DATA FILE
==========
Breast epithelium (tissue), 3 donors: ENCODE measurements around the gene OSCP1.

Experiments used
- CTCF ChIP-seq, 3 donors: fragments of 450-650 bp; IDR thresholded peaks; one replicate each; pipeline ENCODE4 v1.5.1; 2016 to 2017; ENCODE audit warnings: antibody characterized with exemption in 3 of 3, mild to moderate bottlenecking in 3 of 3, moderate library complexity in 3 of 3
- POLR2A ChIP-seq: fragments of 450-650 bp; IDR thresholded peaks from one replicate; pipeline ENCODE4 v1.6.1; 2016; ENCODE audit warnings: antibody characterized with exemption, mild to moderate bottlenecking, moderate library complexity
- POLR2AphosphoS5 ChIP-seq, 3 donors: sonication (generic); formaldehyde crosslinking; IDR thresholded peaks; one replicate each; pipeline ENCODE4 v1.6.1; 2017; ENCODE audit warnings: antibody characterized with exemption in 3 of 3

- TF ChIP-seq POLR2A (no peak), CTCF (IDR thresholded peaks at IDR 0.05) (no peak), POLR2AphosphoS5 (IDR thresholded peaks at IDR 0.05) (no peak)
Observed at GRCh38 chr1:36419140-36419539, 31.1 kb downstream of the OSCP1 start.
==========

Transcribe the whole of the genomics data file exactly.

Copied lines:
Breast epithelium (tissue), 3 donors: ENCODE measurements around the gene OSCP1.

Experiments used
- CTCF ChIP-seq, 3 donors: fragments of 450-650 bp; IDR thresholded peaks; one replicate each; pipeline ENCODE4 v1.5.1; 2016 to 2017; ENCODE audit warnings: antibody characterized with exemption in 3 of 3, mild to moderate bottlenecking in 3 of 3, moderate library complexity in 3 of 3
- POLR2A ChIP-seq: fragments of 450-650 bp; IDR thresholded peaks from one replicate; pipeline ENCODE4 v1.6.1; 2016; ENCODE audit warnings: antibody characterized with exemption, mild to moderate bottlenecking, moderate library complexity
- POLR2AphosphoS5 ChIP-seq, 3 donors: sonication (generic); formaldehyde crosslinking; IDR thresholded peaks; one replicate each; pipeline ENCODE4 v1.6.1; 2017; ENCODE audit warnings: antibody characterized with exemption in 3 of 3

- TF ChIP-seq POLR2A (no peak), CTCF (IDR thresholded peaks at IDR 0.05) (no peak), POLR2AphosphoS5 (IDR thresholded peaks at IDR 0.05) (no peak)
Observed at GRCh38 chr1:36419140-36419539, 31.1 kb downstream of the OSCP1 start.